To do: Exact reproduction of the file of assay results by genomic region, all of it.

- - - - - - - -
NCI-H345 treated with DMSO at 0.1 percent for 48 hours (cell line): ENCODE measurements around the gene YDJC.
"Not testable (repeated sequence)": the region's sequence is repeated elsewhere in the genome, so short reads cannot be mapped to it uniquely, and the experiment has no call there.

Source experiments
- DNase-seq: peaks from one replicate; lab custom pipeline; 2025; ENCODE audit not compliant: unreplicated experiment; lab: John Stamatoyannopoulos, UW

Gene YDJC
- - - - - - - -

NCI-H345 treated with DMSO at 0.1 percent for 48 hours (cell line): ENCODE measurements around the gene YDJC.
"Not testable (repeated sequence)": the region's sequence is repeated elsewhere in the genome, so short reads cannot be mapped to it uniquely, and the experiment has no call there.

Source experiments
- DNase-seq: peaks from one replicate; lab custom pipeline; 2025; ENCODE audit not compliant: unreplicated experiment; lab: John Stamatoyannopoulos, UW

Gene YDJC